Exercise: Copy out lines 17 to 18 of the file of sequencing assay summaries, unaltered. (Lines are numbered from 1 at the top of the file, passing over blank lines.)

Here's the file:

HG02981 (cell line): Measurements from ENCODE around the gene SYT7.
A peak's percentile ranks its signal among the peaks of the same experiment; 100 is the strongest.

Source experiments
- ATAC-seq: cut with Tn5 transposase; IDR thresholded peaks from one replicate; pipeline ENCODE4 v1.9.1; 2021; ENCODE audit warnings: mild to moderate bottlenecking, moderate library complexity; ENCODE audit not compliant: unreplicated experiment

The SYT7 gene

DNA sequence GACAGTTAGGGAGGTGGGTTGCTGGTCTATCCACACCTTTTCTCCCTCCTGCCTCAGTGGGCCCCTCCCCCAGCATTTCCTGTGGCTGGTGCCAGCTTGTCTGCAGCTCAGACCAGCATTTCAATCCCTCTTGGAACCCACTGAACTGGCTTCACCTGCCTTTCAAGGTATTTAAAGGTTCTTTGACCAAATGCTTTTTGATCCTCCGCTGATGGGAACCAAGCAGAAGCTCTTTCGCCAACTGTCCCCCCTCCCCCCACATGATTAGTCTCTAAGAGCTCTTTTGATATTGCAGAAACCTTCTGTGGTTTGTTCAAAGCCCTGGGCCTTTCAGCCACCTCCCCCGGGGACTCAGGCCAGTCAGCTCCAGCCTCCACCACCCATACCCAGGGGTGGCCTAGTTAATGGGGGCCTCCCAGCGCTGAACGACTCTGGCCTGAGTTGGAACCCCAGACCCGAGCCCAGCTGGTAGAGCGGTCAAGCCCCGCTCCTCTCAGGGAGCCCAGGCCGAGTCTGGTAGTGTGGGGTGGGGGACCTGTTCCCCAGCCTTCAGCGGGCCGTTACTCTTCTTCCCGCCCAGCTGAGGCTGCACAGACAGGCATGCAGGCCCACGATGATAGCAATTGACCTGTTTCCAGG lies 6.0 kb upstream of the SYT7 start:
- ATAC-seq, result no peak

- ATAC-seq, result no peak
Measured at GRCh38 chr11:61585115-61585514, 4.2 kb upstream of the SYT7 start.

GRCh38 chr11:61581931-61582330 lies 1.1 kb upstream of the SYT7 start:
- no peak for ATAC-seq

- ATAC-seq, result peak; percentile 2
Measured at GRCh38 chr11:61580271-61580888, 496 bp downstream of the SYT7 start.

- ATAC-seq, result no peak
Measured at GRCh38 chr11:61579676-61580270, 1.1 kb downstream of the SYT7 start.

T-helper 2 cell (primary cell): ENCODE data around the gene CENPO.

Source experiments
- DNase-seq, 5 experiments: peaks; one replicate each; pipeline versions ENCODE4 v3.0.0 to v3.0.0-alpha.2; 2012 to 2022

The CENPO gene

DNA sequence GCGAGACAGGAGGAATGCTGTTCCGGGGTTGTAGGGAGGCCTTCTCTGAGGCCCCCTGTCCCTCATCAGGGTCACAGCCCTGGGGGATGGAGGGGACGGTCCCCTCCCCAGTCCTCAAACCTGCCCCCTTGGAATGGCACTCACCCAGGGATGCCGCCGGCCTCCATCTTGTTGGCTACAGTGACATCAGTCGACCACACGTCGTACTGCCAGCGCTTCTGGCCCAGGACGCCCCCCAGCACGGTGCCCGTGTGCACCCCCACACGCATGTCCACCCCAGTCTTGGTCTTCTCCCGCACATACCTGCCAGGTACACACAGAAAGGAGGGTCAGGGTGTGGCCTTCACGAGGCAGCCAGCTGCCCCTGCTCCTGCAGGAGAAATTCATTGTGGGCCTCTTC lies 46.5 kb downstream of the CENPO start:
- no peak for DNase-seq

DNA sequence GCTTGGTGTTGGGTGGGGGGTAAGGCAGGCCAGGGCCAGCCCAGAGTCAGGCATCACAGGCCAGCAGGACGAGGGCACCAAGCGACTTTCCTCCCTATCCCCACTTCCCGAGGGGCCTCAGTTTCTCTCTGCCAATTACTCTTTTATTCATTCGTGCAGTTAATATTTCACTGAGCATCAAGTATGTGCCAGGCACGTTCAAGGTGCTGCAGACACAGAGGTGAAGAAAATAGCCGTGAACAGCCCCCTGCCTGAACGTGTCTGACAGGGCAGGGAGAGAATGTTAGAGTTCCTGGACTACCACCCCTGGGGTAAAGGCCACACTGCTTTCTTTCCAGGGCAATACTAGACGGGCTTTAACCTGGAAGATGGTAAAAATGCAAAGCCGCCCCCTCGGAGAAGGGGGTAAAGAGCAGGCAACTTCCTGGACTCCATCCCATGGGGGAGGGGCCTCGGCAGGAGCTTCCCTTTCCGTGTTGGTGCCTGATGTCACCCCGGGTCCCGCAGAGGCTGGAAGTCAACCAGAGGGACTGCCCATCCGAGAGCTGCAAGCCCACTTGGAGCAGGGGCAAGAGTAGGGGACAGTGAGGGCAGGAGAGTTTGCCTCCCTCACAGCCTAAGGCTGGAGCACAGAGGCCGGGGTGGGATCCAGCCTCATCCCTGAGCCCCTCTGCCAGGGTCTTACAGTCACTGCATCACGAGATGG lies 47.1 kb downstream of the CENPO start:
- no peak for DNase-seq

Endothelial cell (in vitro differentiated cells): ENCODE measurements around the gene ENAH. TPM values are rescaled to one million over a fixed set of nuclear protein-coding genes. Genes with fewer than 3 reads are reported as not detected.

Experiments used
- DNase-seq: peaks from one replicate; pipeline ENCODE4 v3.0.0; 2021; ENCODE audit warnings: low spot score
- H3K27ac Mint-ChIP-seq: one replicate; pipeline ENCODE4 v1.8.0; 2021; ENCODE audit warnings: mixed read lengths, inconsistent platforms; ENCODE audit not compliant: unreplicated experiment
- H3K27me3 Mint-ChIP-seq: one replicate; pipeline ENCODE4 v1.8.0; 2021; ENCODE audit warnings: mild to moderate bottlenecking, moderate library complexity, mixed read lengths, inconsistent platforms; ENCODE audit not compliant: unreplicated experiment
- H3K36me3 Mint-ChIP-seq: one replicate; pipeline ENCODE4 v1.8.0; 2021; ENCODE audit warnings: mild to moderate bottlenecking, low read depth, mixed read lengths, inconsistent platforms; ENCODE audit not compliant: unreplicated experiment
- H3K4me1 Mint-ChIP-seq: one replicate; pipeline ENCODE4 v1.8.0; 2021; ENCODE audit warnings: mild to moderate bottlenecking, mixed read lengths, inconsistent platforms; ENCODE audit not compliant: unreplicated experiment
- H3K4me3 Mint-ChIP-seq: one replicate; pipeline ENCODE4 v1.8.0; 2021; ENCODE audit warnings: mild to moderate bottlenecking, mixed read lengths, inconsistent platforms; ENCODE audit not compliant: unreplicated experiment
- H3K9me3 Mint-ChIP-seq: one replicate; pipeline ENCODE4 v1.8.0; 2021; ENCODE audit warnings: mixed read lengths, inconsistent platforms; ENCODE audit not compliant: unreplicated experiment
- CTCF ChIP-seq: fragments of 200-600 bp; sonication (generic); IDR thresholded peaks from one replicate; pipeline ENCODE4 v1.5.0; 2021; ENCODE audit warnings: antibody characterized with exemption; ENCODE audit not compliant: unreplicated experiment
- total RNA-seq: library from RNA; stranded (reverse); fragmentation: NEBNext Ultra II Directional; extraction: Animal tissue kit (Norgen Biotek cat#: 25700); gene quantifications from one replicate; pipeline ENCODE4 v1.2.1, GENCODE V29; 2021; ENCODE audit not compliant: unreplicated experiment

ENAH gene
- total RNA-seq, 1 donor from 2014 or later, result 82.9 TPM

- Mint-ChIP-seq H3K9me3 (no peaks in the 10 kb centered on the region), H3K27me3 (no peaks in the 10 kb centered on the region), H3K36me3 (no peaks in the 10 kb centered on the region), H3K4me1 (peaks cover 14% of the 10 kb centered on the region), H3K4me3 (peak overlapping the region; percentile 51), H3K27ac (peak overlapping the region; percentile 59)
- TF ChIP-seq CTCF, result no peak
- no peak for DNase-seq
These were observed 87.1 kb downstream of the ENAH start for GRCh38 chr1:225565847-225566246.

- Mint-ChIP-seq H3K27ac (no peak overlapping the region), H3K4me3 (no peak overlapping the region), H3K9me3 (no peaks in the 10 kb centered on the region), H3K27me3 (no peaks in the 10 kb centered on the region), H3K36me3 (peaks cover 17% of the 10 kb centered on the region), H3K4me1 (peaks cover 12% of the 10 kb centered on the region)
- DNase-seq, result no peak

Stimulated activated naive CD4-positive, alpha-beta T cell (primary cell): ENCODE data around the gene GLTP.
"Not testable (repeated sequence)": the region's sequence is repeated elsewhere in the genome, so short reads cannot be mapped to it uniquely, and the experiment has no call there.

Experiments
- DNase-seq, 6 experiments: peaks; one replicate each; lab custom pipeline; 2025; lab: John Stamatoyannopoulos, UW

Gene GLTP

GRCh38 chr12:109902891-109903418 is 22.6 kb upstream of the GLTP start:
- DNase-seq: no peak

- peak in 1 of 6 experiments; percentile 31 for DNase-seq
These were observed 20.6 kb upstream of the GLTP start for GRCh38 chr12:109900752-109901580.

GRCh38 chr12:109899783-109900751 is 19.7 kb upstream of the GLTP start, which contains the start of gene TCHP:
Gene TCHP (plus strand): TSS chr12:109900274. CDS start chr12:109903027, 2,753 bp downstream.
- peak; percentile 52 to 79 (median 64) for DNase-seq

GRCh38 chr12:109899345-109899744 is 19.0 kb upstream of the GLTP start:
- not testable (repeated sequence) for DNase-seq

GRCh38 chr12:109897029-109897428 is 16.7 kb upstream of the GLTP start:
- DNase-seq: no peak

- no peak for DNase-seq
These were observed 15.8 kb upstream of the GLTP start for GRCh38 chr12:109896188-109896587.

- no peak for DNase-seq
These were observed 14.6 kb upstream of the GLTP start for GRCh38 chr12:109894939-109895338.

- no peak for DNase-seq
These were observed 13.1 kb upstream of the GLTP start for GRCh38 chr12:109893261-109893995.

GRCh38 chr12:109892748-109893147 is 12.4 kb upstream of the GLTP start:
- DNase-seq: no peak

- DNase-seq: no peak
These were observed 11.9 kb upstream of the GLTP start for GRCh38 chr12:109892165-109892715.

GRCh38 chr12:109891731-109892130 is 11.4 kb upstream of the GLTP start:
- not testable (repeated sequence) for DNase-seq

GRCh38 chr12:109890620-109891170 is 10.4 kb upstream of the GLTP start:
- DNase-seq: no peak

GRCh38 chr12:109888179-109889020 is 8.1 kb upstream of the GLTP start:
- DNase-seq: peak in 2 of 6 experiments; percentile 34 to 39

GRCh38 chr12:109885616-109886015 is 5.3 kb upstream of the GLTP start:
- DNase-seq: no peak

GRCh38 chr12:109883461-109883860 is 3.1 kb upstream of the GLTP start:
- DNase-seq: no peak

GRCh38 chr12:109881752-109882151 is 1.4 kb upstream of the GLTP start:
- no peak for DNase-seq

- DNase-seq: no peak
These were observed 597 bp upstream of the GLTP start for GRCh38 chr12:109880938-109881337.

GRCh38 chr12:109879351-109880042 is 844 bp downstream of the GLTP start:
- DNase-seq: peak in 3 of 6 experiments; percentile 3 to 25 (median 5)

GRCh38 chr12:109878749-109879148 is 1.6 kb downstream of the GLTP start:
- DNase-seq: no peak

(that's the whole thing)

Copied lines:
Source experiments
- DNase-seq, 5 experiments: peaks; one replicate each; pipeline versions ENCODE4 v3.0.0 to v3.0.0-alpha.2; 2012 to 2022